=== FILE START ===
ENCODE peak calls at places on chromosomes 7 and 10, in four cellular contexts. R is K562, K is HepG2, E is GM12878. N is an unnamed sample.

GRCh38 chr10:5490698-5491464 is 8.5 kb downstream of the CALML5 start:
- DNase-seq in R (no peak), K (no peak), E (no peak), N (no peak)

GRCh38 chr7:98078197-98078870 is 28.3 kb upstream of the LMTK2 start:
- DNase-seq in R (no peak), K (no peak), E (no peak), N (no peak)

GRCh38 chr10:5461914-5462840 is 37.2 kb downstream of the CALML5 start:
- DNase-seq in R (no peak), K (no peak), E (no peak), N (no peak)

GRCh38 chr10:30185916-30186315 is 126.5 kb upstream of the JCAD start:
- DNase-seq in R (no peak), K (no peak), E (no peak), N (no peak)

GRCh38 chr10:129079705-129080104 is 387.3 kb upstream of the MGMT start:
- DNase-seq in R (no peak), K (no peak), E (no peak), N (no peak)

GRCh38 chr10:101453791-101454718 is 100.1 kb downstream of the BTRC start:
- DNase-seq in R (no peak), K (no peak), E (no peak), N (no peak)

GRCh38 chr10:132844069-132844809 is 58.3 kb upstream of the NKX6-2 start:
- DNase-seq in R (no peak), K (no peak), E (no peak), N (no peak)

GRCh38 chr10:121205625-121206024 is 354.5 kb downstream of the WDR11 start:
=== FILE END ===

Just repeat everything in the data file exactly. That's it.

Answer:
ENCODE peak calls at places on chromosomes 7 and 10, in four cellular contexts. R is K562, K is HepG2, E is GM12878. N is an unnamed sample.

GRCh38 chr10:5490698-5491464 is 8.5 kb downstream of the CALML5 start:
- DNase-seq in R (no peak), K (no peak), E (no peak), N (no peak)

GRCh38 chr7:98078197-98078870 is 28.3 kb upstream of the LMTK2 start:
- DNase-seq in R (no peak), K (no peak), E (no peak), N (no peak)

GRCh38 chr10:5461914-5462840 is 37.2 kb downstream of the CALML5 start:
- DNase-seq in R (no peak), K (no peak), E (no peak), N (no peak)

GRCh38 chr10:30185916-30186315 is 126.5 kb upstream of the JCAD start:
- DNase-seq in R (no peak), K (no peak), E (no peak), N (no peak)

GRCh38 chr10:129079705-129080104 is 387.3 kb upstream of the MGMT start:
- DNase-seq in R (no peak), K (no peak), E (no peak), N (no peak)

GRCh38 chr10:101453791-101454718 is 100.1 kb downstream of the BTRC start:
- DNase-seq in R (no peak), K (no peak), E (no peak), N (no peak)

GRCh38 chr10:132844069-132844809 is 58.3 kb upstream of the NKX6-2 start:
- DNase-seq in R (no peak), K (no peak), E (no peak), N (no peak)

GRCh38 chr10:121205625-121206024 is 354.5 kb downstream of the WDR11 start: